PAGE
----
The score is playful, almost exploratory; the visuals are well-shot and deliciously tactile: grains of sand, vibrant pink against dull landscapes, thread being manipulated between metal points. Thankfully, it's also short, so you can enjoy all its charms without holding that wry grin for over a minute.
On October 2 in Times Square, Netflix kicks off a five-day movie-watching marathon. The objective: to make the Guinness World Record for most consecutive hours spent watching movies.
Provided you don't die of sleep deprivation, drowning or electrocution,* winners get "undeniable notoriety associated with holding the title of world champion," plus $10K, a lifetime Netflix subscription, and a Popcorn Bowl trophy -- the first of its kind!
But jobless film buffs be warned: the current record-holder, Ashish Sharma of Mathura, India, will also compete. The time to beat is 120 hours and 23 minutes.
To promote the marathon, DECON produced three spots for TV and three for online. The online ones are pretty much the same as the TV ones, except more to-the-point (see?).
Each ends with a huge Netflix logo, followed by the ominous words, "The training has begun." Titillated? Is your calling calling? Enter on Facebook.
- GI Direct hopes to inspire direct mail marketers with Creative Formats, a visul muse that makes direct mail seem rad as scrapbooking. Search by feature, format, market sector or size of run.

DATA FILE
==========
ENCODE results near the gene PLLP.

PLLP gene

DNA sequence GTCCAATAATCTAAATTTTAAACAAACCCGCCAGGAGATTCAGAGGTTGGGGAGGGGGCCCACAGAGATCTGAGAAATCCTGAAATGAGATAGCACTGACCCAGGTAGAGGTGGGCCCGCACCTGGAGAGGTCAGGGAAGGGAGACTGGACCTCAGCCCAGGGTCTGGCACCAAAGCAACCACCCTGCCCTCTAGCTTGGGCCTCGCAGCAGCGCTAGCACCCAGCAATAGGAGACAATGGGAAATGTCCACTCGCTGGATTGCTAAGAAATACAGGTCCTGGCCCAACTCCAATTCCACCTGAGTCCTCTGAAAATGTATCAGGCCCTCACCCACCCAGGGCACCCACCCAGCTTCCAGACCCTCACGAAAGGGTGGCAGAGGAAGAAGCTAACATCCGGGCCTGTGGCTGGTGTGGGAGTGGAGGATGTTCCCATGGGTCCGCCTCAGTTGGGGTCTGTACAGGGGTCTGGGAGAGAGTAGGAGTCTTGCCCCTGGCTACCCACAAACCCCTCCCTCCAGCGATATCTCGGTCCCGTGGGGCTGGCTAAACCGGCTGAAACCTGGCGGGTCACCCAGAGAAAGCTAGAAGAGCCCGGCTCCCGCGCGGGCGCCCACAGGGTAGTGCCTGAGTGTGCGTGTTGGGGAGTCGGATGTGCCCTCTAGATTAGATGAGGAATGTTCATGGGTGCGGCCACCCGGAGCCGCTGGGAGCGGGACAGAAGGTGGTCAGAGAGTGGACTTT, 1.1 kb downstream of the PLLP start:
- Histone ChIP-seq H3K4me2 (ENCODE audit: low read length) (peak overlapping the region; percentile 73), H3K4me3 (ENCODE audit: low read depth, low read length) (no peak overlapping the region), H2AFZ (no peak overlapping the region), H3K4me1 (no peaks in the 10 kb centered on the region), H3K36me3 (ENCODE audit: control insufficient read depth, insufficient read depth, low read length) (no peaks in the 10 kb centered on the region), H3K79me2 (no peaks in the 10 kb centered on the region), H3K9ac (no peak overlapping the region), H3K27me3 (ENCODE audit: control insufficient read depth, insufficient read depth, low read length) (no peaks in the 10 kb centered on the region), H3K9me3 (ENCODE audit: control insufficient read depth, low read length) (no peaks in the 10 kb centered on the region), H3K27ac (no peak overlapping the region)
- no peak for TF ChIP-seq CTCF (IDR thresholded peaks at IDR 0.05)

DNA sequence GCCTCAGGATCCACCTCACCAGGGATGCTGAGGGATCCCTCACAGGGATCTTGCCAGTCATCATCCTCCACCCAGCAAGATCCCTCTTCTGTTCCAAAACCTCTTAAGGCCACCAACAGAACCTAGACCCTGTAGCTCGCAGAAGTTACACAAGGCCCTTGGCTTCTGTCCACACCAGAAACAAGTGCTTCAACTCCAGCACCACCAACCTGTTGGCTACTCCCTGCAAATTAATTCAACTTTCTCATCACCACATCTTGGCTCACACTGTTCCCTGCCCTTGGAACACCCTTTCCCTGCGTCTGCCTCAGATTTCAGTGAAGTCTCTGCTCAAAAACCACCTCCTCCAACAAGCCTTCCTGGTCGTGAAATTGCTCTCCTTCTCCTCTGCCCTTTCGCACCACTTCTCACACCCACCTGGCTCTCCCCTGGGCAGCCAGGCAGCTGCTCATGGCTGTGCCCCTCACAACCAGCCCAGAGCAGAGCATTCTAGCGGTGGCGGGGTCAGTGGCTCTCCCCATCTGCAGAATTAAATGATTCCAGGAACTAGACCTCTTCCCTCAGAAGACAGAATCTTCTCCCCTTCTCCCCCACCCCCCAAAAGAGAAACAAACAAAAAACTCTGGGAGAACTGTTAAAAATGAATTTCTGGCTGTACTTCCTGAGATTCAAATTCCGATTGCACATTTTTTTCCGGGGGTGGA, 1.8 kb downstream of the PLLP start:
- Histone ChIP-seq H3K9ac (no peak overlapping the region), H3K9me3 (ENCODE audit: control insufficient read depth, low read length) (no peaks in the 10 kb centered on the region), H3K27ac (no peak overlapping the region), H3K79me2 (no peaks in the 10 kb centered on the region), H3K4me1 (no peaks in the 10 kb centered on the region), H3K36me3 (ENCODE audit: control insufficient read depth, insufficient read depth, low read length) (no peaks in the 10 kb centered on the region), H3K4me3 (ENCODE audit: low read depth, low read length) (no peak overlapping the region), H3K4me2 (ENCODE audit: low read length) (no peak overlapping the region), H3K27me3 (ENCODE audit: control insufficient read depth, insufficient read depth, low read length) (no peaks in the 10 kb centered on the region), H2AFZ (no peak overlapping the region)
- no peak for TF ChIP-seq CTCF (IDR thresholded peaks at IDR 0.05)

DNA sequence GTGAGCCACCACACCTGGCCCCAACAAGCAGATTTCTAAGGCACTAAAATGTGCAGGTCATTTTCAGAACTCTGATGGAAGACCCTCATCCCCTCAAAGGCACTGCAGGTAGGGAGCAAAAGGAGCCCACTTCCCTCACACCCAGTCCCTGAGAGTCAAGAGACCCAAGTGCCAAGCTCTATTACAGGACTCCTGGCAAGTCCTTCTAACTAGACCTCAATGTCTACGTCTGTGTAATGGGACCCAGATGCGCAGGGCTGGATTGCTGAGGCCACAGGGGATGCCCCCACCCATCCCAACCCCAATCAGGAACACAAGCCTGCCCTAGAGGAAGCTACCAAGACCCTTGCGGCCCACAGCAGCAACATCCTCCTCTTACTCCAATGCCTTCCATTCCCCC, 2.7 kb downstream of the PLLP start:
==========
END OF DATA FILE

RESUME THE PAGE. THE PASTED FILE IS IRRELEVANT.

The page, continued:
- MoveOn.org goes behind enemy lines in hopes of, I don't know, making McCain implode. Meet Billy Mires, bus driver of the "Straight Talk Express." He'll pass on charming yet ironic factoids like how John McCain invented the BlackBerry.
- The anatomy of toothpaste. What you see at left is Colgate Total Mint Stripe. Was it Andy Warhol who said art is whatever you can get away with?
Art, movies, TV, books and music have probably depicted the break-up from every possible angle. So if you're an indie artist trying to ride a power ballad to fame, what's a homie to do?
Tap the zeitgeist. Pun intended. For his song Someone Else, Chris Blake claims to have Googled "biggest regrets" and cobbled the results into a music video, which he then posted on YouTube.
Regrets range from provocative ("My reluctance to hold my daughter") to banal ("Spending too much time on Facebook"). I dig the contrast between the words and backgrounds.
Just as the proverbial Mr. Smith went to Washington to clean things up, it seems top civil rights lawyer Mr. Cyrus Mehri is on his way to Madison Avenue to clean up the ad industry's diversity mess. A top civil rights lawyer, Mehri conducted a study of diversity in advertising agencies and found it woefully out of whack when compared to diversity in other business sectors.
While the study is still underway, it seems Mehri may already be setting his sights on an industry he says has only paid lip service to the issue with hearing, conferences and hiring efforts. He claims the problem isn't lack of interest in advertising among minorities as some have surmised, rather the seeming unwillingness of agency management which he sees as a closed country club filled with white men who just don't want to address the problem.